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So as you know, I stopped writing lengthy reviews on this site this year, keeping the blog as more of a film diary of sorts.  Lo and behold,...

Saturday, August 29, 2015

Movie Review - Cake

Cake (2014)
Starring Jennifer Aniston, Adriana Barraza, Anna Kendrick, Sam Worthington, Mamie Gummer, Felicity Huffman, William H. Macy, and Chris Messina
Directed by Daniel Barnz
***This film is currently streaming on Netflix***

A little more darkly comic than I was expecting, Cake gives Jennifer Aniston a nice vehicle to showcase her dramatic chops (with tinges of humor), but surprisingly doesn't give her that "Oscar" moment for her to really make a huge impact.  Granted, that's not necessarily a bad thing -- the simplicity of the movie doesn't really call for that "Oscar Scene" to happen.  Still, the flick really fails on creating an emotional arc, with things feeling decidedly and disappointingly one-note.

Aniston is Claire Bennett, a woman in chronic pain struggling to cope with an horrific event from her past that fails to let her create a livable present.  With her life in shambles -- her husband (Chris Messina) has left her, a friend (Anna Kendrick) from her chronic pain support group has committed suicide, her anger causing issues with her group's leader (Felicity Huffman) and physical therapist (Mamie Gummer) -- the only person giving Claire any modicum of support is her housemaid Silvana (Adriana Barraza) who wishes nothing but the best for her employer, but is increasingly frustrated by Claire's reliance on pain medication to make it through day-to-day routines.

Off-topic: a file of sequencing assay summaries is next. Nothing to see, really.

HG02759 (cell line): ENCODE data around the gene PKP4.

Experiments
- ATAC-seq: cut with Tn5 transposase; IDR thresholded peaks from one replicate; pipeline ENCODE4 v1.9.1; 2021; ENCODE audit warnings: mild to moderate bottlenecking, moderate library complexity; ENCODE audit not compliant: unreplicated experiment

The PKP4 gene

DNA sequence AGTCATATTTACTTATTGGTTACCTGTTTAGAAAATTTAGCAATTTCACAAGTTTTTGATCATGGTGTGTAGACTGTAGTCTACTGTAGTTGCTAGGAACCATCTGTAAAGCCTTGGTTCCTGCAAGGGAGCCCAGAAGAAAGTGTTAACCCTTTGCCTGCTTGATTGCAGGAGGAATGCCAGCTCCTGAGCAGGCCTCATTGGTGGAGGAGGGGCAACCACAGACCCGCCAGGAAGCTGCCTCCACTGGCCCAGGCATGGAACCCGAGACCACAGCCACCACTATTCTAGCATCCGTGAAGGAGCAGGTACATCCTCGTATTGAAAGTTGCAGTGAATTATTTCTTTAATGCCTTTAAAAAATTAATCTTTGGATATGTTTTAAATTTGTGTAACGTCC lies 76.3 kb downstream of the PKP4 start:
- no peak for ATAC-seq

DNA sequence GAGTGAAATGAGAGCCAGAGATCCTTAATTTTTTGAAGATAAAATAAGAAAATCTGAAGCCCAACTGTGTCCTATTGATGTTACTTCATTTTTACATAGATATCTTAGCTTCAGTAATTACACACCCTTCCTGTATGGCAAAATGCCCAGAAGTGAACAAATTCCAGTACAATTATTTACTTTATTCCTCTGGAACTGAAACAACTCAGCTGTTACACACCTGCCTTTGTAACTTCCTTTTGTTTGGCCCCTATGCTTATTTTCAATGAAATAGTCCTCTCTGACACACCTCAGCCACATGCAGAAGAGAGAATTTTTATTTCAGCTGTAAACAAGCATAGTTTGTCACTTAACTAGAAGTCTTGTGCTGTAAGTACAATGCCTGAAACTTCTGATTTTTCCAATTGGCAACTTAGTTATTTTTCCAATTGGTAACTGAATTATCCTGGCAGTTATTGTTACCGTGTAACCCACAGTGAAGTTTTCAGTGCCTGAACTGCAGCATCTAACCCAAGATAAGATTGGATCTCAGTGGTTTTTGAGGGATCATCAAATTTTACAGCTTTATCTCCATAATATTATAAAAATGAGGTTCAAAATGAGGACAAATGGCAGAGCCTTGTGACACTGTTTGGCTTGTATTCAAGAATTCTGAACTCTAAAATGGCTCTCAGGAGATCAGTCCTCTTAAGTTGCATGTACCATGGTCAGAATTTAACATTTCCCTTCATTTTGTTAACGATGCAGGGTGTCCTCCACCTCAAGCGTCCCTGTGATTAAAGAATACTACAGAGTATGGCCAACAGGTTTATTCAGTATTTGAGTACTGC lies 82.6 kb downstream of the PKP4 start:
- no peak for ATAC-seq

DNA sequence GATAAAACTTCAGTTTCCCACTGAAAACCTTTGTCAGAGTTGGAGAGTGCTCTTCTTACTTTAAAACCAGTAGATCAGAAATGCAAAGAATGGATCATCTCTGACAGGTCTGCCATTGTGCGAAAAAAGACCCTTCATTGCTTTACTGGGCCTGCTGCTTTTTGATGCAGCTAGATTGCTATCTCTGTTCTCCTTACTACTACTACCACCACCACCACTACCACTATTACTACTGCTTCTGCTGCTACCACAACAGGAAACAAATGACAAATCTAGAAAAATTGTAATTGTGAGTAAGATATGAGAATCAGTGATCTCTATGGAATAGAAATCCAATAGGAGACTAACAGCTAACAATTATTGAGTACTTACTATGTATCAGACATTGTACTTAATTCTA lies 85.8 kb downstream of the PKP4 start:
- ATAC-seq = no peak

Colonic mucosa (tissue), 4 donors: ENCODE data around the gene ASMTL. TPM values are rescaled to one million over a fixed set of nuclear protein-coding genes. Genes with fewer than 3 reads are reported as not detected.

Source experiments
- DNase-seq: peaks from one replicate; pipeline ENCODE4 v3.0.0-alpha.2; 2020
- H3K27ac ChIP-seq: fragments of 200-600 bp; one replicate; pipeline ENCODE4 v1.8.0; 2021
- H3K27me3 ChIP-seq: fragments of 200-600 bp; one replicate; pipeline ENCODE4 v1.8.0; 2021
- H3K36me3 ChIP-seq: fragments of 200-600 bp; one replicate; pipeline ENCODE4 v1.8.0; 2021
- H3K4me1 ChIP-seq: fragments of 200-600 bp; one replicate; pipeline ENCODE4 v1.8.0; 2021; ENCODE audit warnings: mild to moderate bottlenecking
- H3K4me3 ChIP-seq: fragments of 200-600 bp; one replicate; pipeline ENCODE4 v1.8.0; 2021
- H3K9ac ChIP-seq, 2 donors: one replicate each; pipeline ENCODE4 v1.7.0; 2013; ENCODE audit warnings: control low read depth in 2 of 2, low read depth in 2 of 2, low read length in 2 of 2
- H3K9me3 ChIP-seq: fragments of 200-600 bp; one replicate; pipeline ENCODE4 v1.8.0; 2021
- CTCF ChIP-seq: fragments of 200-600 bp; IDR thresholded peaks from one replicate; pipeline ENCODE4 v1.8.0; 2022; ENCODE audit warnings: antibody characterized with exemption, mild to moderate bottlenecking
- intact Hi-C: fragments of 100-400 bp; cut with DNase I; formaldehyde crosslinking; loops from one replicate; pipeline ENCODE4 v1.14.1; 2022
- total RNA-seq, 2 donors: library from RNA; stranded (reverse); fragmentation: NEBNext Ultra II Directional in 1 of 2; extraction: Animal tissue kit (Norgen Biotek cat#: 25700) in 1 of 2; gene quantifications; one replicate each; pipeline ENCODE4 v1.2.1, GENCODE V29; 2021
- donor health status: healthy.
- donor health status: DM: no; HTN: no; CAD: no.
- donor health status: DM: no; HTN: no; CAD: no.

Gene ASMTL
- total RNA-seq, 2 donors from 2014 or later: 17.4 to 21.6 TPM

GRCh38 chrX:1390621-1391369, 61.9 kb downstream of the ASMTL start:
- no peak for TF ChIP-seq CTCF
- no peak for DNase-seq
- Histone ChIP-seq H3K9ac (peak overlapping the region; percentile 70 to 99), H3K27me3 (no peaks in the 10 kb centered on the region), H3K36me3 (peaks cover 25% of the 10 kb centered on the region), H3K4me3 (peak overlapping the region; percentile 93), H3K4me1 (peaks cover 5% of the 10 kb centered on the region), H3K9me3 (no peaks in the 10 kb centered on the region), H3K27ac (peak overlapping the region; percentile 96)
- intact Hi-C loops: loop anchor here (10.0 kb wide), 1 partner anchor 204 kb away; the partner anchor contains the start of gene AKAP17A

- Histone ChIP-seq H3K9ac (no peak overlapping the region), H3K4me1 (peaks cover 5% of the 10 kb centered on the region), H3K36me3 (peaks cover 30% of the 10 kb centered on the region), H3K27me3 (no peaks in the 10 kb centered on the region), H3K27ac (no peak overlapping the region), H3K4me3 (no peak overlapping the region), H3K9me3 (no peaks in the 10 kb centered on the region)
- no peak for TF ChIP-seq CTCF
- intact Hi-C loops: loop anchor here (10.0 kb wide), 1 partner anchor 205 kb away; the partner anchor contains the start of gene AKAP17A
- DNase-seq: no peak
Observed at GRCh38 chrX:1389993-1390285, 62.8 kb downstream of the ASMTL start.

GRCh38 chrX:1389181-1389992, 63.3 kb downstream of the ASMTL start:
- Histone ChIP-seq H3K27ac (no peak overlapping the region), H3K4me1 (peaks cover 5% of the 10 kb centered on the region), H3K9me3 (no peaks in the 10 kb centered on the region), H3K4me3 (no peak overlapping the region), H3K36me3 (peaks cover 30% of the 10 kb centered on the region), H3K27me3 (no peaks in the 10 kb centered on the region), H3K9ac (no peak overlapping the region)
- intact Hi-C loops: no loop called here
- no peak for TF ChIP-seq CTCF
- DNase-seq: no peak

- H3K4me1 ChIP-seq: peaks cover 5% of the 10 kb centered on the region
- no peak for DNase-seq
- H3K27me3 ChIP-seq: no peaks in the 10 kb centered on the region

The best part of Cake is this relationship between Claire and Silvana, with both Aniston and Barraza playing off each other quite well creating moments of both humor and heartache.  The film falters when it branches out to some of the other aforementioned characters mainly because none of them are really given adequate time to create an emotional impact.  Ultimately, that's the underlying problem with Cake -- too many superfluous side stories when the best part of the screenplay focuses Claire's grief and how she and her only friend -- her maid -- deal with her issues.

You could certainly do worse than watch Cake and Aniston and Barraza are absolutely the reasons to give it a go.  Unfortunately, the screenplay doesn't quite give these two characters the adequate justice they deserve.

The RyMickey Rating:  C

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